Wettengel takes talents to American Ultimate Disc League

Ali Sami | The Chronicle

William Wettengel catches a frisbee in his professional ultimate debut for the Indianapolis AlleyCats in an away game against the Atlanta Hustle on April 29.

While most seniors are balancing their last few weeks of high school with preparing for college, William Wettengel is managing being a student, getting ready for college, and being a professional athlete.

Wettengel, who led the Mason High School Ultimate team to a state championship in 2021 and 2022, has taken his game to new heights by playing professionally for the Indianapolis AlleyCats, one of 24 teams in the American Ultimate Disc League (AUDL).

After a successful amateur career playing for Mason’s ultimate team and several Cincinnati club teams, Wettengel has stepped into a professional career before graduating high school. Wettengel also plays soccer, and was the Greater Miami Conference player of the year and was named second-team All State this year for the Comets. Wettengel said he is very grateful for the opportunities he is given and is thankful to the coaches and players for helping him along the way.

“I’m really grateful for the opportunity to play professionally in a sport I enjoy a lot,” Wettengel said. “I’m also really thankful for the coaches and teammates that got me where I am.”

Wettengel is the only teenager in the AUDL’s central division. One of the teams he played for before the AlleyCats, Cincinnati Omen, is an adult club team that included several former AUDL players. That experience gave him a taste of what it would be like to play at the highest level. He said that he feels prepared to play at a high level from his years of experience, and is not intimidated by playing with professionals.

William Wettengel throws out of a double team in his first professional ultimate game.

“I’m the only teenager in our division,” Wettengel said. “It’s pretty cool to be one of the few in the entire league, but the pressure [of being young] doesn’t affect me since I’m used to these situations.”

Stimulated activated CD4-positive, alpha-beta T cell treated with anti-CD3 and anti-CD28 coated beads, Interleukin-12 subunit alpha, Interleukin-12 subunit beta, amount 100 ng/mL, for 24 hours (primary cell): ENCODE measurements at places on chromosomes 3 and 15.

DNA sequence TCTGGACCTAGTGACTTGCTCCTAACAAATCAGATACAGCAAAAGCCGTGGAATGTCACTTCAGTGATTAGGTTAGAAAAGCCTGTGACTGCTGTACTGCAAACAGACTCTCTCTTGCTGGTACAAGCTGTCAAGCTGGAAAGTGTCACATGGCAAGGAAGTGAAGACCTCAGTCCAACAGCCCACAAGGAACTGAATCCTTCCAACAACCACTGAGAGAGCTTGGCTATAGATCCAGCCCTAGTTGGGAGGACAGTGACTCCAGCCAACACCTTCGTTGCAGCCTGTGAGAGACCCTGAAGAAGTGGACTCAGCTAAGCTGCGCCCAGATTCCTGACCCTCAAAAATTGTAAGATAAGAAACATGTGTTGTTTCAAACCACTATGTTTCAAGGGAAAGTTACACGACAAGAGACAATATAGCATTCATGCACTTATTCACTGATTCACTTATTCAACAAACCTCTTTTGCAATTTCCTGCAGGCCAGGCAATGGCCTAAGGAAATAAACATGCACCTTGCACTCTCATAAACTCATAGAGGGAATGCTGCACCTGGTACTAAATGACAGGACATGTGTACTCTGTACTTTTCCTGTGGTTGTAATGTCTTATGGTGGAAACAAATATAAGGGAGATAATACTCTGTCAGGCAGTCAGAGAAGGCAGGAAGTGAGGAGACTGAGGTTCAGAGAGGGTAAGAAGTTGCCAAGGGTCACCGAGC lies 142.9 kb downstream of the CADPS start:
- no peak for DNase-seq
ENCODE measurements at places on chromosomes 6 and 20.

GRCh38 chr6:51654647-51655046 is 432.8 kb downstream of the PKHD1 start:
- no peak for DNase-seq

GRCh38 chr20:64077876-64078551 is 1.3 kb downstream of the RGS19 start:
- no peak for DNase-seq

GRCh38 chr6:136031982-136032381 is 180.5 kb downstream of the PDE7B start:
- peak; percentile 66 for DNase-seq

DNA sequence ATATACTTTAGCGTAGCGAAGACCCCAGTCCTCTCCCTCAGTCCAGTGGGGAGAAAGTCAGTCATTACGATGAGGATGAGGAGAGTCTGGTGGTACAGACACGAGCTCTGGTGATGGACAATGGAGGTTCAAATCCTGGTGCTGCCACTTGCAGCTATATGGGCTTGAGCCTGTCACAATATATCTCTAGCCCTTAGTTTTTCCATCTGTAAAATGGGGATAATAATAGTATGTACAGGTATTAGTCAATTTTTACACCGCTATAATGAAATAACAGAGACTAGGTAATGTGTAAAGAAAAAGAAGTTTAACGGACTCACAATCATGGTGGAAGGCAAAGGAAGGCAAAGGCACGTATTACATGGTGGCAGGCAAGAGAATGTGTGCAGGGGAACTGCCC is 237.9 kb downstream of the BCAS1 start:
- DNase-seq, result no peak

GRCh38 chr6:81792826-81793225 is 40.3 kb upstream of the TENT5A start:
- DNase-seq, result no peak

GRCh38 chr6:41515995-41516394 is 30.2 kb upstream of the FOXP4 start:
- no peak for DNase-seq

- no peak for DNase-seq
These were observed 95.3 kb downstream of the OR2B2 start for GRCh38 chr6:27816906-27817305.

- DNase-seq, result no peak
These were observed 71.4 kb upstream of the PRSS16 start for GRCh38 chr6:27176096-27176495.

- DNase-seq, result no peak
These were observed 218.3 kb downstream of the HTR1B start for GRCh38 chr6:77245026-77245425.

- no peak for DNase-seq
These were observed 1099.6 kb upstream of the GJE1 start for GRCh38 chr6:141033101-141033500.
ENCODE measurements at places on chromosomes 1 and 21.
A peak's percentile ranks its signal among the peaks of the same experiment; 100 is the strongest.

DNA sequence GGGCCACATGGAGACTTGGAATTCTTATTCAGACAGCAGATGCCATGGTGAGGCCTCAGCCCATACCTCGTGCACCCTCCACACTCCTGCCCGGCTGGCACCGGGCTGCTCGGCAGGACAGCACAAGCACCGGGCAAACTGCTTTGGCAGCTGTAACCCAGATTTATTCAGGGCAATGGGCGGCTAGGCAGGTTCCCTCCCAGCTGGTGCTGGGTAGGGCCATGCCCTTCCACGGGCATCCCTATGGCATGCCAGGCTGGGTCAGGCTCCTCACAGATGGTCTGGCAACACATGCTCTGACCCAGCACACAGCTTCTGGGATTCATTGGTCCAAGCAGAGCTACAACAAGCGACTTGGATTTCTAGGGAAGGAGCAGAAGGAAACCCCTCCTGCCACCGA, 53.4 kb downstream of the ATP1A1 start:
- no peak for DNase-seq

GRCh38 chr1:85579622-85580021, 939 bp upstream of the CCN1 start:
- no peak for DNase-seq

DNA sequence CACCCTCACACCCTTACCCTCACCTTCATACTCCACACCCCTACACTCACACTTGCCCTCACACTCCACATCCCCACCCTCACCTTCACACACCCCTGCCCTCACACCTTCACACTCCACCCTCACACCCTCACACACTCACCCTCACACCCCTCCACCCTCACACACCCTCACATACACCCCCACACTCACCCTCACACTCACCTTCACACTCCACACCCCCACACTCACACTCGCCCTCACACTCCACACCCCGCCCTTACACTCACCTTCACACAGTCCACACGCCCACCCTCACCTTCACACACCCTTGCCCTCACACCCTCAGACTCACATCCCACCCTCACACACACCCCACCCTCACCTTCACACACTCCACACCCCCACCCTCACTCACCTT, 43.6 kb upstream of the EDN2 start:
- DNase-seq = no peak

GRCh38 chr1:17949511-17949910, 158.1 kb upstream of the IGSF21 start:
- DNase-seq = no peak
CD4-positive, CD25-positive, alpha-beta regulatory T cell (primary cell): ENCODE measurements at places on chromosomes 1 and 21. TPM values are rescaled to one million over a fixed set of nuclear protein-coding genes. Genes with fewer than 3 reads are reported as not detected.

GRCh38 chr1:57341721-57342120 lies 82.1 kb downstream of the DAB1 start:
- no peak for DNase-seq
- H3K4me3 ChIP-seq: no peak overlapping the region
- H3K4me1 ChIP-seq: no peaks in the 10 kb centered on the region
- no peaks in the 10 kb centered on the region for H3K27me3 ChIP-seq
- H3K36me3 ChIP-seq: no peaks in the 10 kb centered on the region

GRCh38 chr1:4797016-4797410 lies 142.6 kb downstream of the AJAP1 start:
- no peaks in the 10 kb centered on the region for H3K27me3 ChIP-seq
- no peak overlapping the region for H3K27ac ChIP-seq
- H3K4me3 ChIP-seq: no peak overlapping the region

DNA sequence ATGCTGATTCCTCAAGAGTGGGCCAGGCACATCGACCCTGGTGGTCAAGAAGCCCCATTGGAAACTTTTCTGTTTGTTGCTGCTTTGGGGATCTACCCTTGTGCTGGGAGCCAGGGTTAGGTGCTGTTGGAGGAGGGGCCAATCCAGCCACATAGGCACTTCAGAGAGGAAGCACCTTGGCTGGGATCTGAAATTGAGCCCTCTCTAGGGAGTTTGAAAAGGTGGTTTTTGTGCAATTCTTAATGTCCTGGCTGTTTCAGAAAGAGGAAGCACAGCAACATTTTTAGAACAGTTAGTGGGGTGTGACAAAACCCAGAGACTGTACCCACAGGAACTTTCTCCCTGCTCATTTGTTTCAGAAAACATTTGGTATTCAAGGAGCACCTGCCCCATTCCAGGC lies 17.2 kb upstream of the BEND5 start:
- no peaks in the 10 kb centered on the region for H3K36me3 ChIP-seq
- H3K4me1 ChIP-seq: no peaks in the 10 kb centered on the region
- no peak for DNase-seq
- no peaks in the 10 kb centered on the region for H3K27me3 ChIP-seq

Wettengel is a defender for the AlleyCats and initially set his sights on winning the AUDL’s Rookie of the Year award. After his first few games, Wettengel found himself tied for second in the league in blocks and said he has now shifted his focus toward a team record in that statistic.

“Rookie of the Year was my goal when I first made the team,” Wettengel said. “But after two games, my goal this year is to get the most blocks in our team history,” Wettengel said.

Although Wettengel is playing a professional sport, he still has to balance out his job and school like any other teenager, just on a larger scale. All of his practices are in Indianapolis, and games are played all over the country. This requires Wettengel to spend a lot of time commuting and doing schoolwork while on the road.

Wettengel will be attending the University of Cincinnati in the fall, where he plans to play for the school’s club ultimate team and continue playing in the AUDL. He said that he is already adjusting to the routine, something he will have to continue in college.

William Wettengel makes a leaping catch near the sideline for the Indianapolis AlleyCats.

“Since the car rides are normally pretty long I just do my work in the car on the way to my games,” Wettengel said. “Once I do my work I don’t have to worry much about it.”

Wettengel said that he has learned a lot from his AlleyCats teammates and coaches and appreciates their guidance for him with the background they have in ultimate.

“My AlleyCat teammates have really helped me with their mentorship, and Mason teammates have motivated me to perform better and better every game,” Wettengel said. “My coach helps me clarify information and strategic plans, and he elevates my understanding of the game.”

Wettengel credits his dad for getting him into the sport in the sixth grade and said he owes his progression and success in the sport to his guidance.

“I definitely would not be playing right now if my dad didn’t teach me,” Wettengel said. “He introduced me to this sport, and I’ve taken a lot from him.”

Photos contributed by Will Wettengel